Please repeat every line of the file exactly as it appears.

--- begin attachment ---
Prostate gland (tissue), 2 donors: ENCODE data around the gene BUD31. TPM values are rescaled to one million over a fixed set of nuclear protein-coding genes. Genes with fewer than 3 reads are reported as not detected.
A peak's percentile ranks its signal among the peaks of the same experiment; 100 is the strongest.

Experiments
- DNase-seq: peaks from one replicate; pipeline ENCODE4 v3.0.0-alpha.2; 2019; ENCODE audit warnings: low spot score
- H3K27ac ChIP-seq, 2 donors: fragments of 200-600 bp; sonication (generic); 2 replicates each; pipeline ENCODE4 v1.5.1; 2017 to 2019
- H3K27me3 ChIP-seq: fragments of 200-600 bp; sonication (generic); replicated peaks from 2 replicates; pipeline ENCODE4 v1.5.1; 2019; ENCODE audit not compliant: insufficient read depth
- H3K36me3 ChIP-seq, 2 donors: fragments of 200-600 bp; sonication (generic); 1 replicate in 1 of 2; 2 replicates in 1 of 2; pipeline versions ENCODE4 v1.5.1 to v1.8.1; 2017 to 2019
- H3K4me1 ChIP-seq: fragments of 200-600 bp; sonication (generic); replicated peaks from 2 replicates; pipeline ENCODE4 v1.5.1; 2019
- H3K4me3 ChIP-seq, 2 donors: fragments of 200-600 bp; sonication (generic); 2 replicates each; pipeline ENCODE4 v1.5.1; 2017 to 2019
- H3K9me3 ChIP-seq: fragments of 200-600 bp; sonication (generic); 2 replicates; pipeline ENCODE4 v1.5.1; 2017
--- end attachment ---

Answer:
Prostate gland (tissue), 2 donors: ENCODE data around the gene BUD31. TPM values are rescaled to one million over a fixed set of nuclear protein-coding genes. Genes with fewer than 3 reads are reported as not detected.
A peak's percentile ranks its signal among the peaks of the same experiment; 100 is the strongest.

Experiments
- DNase-seq: peaks from one replicate; pipeline ENCODE4 v3.0.0-alpha.2; 2019; ENCODE audit warnings: low spot score
- H3K27ac ChIP-seq, 2 donors: fragments of 200-600 bp; sonication (generic); 2 replicates each; pipeline ENCODE4 v1.5.1; 2017 to 2019
- H3K27me3 ChIP-seq: fragments of 200-600 bp; sonication (generic); replicated peaks from 2 replicates; pipeline ENCODE4 v1.5.1; 2019; ENCODE audit not compliant: insufficient read depth
- H3K36me3 ChIP-seq, 2 donors: fragments of 200-600 bp; sonication (generic); 1 replicate in 1 of 2; 2 replicates in 1 of 2; pipeline versions ENCODE4 v1.5.1 to v1.8.1; 2017 to 2019
- H3K4me1 ChIP-seq: fragments of 200-600 bp; sonication (generic); replicated peaks from 2 replicates; pipeline ENCODE4 v1.5.1; 2019
- H3K4me3 ChIP-seq, 2 donors: fragments of 200-600 bp; sonication (generic); 2 replicates each; pipeline ENCODE4 v1.5.1; 2017 to 2019
- H3K9me3 ChIP-seq: fragments of 200-600 bp; sonication (generic); 2 replicates; pipeline ENCODE4 v1.5.1; 2017